Presentation on theme: "Territoriality: Costs and conditions The decision to take and/or keep a resource is a function of: Cost is in resource defense Personal damage and energy."— Presentation transcript:
Territoriality: Costs and conditions The decision to take and/or keep a resource is a function of: Cost is in resource defense Personal damage and energy loss Less time spent in predator vigilance Lost foraging time Benefits: Consistently more and better food Less effort to maintain a territory then to acquire one. Yarrows Spiny Lizard: Territoriality is seasonal Controlled by hormone levels
Yarrows Spiny Lizard: Elevated Testosterone in non territorial seasons decreased: Feeding time/effectiveness Lifespan due to starvation Controls suffered too Feeding treated animals corrected for effects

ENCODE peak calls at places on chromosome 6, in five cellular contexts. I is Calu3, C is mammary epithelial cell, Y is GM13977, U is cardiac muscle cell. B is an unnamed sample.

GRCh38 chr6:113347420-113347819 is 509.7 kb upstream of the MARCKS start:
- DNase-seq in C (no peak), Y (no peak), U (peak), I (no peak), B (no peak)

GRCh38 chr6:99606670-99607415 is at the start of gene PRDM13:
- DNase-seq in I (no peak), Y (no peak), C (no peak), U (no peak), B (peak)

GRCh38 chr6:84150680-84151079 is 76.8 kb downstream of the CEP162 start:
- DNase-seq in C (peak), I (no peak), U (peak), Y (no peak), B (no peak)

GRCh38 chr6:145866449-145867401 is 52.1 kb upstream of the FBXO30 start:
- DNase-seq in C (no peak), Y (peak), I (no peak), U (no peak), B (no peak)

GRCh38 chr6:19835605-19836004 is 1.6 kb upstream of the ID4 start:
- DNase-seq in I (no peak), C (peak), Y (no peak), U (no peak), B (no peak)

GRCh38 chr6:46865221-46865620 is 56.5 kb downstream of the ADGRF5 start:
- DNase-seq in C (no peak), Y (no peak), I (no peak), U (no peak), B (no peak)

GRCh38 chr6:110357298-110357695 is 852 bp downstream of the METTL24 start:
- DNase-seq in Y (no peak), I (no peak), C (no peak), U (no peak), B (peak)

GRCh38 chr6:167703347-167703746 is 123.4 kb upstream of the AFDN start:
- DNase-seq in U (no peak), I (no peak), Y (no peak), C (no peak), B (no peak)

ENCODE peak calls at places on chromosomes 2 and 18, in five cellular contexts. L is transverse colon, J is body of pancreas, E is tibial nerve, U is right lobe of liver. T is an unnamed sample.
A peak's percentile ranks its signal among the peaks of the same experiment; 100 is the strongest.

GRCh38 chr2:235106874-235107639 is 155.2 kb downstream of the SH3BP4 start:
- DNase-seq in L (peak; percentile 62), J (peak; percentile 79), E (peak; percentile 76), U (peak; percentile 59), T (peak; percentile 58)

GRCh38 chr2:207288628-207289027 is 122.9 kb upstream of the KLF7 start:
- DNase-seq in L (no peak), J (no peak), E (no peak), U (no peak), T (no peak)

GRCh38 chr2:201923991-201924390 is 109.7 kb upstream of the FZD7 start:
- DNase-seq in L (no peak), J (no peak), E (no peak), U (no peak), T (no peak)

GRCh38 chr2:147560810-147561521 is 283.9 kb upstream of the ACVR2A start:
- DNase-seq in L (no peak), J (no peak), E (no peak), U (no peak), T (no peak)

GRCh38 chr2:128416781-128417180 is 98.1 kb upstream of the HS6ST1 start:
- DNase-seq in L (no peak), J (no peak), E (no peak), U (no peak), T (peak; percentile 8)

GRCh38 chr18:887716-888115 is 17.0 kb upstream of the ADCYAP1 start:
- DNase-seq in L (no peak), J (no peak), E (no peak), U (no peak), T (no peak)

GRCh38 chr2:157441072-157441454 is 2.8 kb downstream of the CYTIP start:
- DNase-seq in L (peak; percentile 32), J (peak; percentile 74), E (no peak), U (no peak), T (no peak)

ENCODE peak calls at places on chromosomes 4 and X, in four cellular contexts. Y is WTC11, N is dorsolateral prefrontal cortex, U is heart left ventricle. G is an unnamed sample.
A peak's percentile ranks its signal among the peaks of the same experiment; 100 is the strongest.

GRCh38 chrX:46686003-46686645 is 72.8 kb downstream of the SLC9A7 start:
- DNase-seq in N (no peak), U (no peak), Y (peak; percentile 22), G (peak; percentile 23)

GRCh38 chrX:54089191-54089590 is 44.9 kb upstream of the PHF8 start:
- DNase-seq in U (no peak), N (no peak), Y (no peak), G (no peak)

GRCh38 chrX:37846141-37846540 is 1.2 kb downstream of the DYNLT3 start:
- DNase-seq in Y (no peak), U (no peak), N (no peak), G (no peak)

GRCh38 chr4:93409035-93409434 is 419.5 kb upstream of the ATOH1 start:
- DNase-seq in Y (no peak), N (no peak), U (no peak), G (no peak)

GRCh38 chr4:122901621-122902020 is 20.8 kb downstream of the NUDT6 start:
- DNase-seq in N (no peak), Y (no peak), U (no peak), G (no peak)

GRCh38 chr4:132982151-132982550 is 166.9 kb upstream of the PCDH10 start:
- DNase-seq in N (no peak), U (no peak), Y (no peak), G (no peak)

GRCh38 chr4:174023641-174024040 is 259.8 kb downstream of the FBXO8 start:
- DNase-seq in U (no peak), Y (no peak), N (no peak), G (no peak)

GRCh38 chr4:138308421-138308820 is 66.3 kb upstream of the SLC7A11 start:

Territoriality benefit: More food
Territoriality benefit: More food = Healthier males Able to leave wintering grounds sooner Establish ownership of resources at mating grounds sooner
Territoriality: Costs vs benefit: Conditional strategies: Male golden winged sunbirds will defend flower patches but only if there is a net caloric gain in doing so.
Costs per/hour: Foraging = 1000 calories Resting = 400 calories Defense =2000 calories Territoriality: When to defend
The adaptive value of allowing satellites in your territory Pied wagtails are conditionally territorial and on occasion will defend rich territories in owner-satellite teams.
King of the hill: Why its easier to own than to acquire
King of the hill: the Speckled wood butterfly Owner always wins territorial conflicts because owning the territory has imparted an advantage: payoff asymetry The value of ownership in this case is that sunning spots increases muscle tempurature which enhances flight capability manuravibility.
King of the hill: The more time on top the stronger Tarantula hawk wasp owners win territorial conflicts but conflict duration increases as a function of time away